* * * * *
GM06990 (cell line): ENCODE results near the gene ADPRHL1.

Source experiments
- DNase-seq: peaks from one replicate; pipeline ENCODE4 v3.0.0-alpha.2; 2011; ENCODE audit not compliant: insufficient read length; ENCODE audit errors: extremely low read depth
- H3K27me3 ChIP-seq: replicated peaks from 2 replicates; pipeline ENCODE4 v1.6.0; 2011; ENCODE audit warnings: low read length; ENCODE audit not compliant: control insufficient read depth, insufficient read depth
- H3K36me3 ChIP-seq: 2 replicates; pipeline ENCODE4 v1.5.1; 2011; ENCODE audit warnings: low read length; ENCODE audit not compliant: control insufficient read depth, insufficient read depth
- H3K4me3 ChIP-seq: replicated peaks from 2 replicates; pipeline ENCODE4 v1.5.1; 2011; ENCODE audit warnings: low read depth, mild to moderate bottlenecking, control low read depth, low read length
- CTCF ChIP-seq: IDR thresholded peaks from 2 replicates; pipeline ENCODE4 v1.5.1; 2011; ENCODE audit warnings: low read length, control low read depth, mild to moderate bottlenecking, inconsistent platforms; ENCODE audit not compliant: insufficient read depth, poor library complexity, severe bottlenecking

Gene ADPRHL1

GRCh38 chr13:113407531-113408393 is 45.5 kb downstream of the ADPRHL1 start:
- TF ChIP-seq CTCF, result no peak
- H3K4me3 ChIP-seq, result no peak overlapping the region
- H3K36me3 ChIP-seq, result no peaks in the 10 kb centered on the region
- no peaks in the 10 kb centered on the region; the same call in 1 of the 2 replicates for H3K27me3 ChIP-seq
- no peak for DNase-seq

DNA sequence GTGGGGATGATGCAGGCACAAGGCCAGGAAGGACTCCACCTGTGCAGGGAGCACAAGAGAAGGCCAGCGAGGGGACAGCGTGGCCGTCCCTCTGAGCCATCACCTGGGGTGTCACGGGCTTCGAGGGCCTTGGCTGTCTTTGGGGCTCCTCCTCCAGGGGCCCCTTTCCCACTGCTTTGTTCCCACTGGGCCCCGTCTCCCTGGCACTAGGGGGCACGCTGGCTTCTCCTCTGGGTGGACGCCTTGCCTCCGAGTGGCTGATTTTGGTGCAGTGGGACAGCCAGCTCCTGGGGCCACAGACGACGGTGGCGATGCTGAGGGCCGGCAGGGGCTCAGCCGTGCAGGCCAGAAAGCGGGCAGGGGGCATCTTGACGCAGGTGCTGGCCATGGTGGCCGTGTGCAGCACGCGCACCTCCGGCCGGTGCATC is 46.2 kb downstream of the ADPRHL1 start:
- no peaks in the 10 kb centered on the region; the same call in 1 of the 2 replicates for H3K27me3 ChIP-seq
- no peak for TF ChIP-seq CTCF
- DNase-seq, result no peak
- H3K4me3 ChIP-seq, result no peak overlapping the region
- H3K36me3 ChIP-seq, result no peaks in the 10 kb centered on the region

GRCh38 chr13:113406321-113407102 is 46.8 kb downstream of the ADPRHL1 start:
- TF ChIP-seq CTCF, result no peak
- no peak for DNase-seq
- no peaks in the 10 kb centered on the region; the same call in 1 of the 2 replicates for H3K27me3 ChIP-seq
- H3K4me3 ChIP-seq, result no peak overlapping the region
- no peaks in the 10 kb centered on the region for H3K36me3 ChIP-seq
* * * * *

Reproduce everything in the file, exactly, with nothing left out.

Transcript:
GM06990 (cell line): ENCODE results near the gene ADPRHL1.

Source experiments
- DNase-seq: peaks from one replicate; pipeline ENCODE4 v3.0.0-alpha.2; 2011; ENCODE audit not compliant: insufficient read length; ENCODE audit errors: extremely low read depth
- H3K27me3 ChIP-seq: replicated peaks from 2 replicates; pipeline ENCODE4 v1.6.0; 2011; ENCODE audit warnings: low read length; ENCODE audit not compliant: control insufficient read depth, insufficient read depth
- H3K36me3 ChIP-seq: 2 replicates; pipeline ENCODE4 v1.5.1; 2011; ENCODE audit warnings: low read length; ENCODE audit not compliant: control insufficient read depth, insufficient read depth
- H3K4me3 ChIP-seq: replicated peaks from 2 replicates; pipeline ENCODE4 v1.5.1; 2011; ENCODE audit warnings: low read depth, mild to moderate bottlenecking, control low read depth, low read length
- CTCF ChIP-seq: IDR thresholded peaks from 2 replicates; pipeline ENCODE4 v1.5.1; 2011; ENCODE audit warnings: low read length, control low read depth, mild to moderate bottlenecking, inconsistent platforms; ENCODE audit not compliant: insufficient read depth, poor library complexity, severe bottlenecking

Gene ADPRHL1

GRCh38 chr13:113407531-113408393 is 45.5 kb downstream of the ADPRHL1 start:
- TF ChIP-seq CTCF, result no peak
- H3K4me3 ChIP-seq, result no peak overlapping the region
- H3K36me3 ChIP-seq, result no peaks in the 10 kb centered on the region
- no peaks in the 10 kb centered on the region; the same call in 1 of the 2 replicates for H3K27me3 ChIP-seq
- no peak for DNase-seq

DNA sequence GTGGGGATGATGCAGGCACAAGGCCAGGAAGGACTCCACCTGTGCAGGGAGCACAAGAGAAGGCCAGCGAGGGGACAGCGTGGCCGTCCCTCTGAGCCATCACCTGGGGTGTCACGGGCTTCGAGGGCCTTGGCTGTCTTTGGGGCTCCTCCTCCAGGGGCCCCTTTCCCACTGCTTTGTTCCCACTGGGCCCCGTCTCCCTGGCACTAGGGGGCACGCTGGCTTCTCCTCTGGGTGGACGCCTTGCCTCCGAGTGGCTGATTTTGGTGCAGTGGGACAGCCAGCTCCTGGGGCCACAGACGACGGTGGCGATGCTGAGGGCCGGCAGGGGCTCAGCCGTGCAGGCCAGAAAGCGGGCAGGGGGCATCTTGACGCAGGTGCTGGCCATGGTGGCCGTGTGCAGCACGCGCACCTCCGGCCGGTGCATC is 46.2 kb downstream of the ADPRHL1 start:
- no peaks in the 10 kb centered on the region; the same call in 1 of the 2 replicates for H3K27me3 ChIP-seq
- no peak for TF ChIP-seq CTCF
- DNase-seq, result no peak
- H3K4me3 ChIP-seq, result no peak overlapping the region
- H3K36me3 ChIP-seq, result no peaks in the 10 kb centered on the region

GRCh38 chr13:113406321-113407102 is 46.8 kb downstream of the ADPRHL1 start:
- TF ChIP-seq CTCF, result no peak
- no peak for DNase-seq
- no peaks in the 10 kb centered on the region; the same call in 1 of the 2 replicates for H3K27me3 ChIP-seq
- H3K4me3 ChIP-seq, result no peak overlapping the region
- no peaks in the 10 kb centered on the region for H3K36me3 ChIP-seq